Finishing how you want to start is just as important as starting well because you internalize the final few moments of an event to set you up for success or failure on the next. It’s a cycle that feeds itself. How you begin greatly determines how you finish and how you finish influences how you approach the next rep, goal, or endeavor.

Ending well is a major focus of my work now. How we end our day, for example, influences our sleep and the way we begin the next day. If you watch TV till 12, drag yourself to bed, and get up by 6 to drag yourself and the kids out of bed for school, I guarantee there will be chaos. Instead, getting in bed by 10


Since internalizing this shifts on the inside, my life on the outside changed too. I realized that I care about deep transformations on an individual and family level with highly motivated people. This changed my approach to whom I chose for clients and how I spend my time.

Cooking delicious healthy food is a passion of mine so I decided to spend more time doing it. I now offer healthy cooking as a service in addition to personal training and nutrition coaching. This comprehensive approach allows me to do deep quality work with a few clients that I now wish to share with you.


Next year will bring many exciting opportunities for you to dial into your own performance psychology to improve your life and build your bangin’ body. Deep articles, how-to videos, and courses are in your future and I’m honored to share these valuable lessons with you.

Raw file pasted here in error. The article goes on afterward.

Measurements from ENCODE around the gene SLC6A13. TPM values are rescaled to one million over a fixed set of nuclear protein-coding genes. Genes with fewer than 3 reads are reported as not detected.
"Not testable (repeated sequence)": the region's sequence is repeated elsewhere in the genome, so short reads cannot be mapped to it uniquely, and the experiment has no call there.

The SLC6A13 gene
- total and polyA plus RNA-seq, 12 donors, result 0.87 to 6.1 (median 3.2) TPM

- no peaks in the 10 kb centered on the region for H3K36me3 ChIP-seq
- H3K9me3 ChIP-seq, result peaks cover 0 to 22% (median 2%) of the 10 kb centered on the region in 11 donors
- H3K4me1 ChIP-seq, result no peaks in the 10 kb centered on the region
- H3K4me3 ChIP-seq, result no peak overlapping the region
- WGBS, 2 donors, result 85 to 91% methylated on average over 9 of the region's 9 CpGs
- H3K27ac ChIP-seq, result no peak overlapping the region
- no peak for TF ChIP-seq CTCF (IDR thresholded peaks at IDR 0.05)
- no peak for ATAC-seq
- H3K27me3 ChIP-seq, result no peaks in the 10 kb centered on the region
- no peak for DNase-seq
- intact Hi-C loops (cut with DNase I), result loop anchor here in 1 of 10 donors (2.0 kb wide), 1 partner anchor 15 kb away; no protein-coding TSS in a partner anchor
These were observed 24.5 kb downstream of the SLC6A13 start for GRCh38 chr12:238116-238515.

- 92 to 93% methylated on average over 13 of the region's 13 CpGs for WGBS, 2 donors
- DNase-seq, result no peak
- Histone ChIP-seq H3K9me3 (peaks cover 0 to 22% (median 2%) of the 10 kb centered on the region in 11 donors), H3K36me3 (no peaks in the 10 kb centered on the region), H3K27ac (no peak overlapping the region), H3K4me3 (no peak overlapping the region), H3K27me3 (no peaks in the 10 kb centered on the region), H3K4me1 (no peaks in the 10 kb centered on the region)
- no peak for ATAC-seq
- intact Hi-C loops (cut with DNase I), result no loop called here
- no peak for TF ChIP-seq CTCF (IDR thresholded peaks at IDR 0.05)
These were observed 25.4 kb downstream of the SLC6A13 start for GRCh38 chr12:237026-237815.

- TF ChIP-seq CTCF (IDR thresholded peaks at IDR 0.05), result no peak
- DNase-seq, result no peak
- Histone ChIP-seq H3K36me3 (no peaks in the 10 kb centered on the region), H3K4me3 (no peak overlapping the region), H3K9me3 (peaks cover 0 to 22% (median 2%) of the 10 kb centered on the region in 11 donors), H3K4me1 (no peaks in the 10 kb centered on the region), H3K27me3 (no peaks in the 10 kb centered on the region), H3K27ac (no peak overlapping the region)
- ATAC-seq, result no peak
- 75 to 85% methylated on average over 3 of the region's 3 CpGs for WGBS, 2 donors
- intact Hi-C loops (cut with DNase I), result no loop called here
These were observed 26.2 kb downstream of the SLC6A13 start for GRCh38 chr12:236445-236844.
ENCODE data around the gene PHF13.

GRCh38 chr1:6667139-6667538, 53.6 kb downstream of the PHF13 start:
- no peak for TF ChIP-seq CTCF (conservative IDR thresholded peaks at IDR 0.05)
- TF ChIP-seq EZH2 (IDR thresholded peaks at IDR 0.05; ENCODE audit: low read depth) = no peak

In sum, it’s been a crazy year here, but I’m grateful for the growth on the inside that produced a more satisfying life on the outside. Hopefully, my failures can help you in some way so that you don’t have to go through my same mistakes and/or so that you may shift faster. Here’s a recap of the major lessons:


1. Connecting with your true identity and then aligning your life with that truth may be the most difficult practice of life worth doing.

2. Commit to the dream, not the specific process of getting there. 

3. People-pleasing is a piss-poor way to live a full life. 

4. Focusing on our fears distracts us from opportunities for growth.

5. Show me how you lift and I’ll tell you how you live (or “How you do one thing is how you do everything.”).

6. Start how you want to finish.

7. Finish how you want to start.


How can you course-correct one thing in your life for the next 7 days that will build to a big transformation? Leave a comment below sharing your one thing. I can’t wait to read yours. 



Life tastes better with butter,






1. Pages 1-10 http://books.google.com/books?hl=en&lr=&id=bTp-dfS4_q4C&oi=fnd&pg=PP1&dq=cognitive+dissonance+studies&ots=oM2-uKHgJp&sig=ZfQgETmEd6aiqE0lFsIt2TMGnao#v=onepage&q=cognitive%20dissonance%20studies&f=false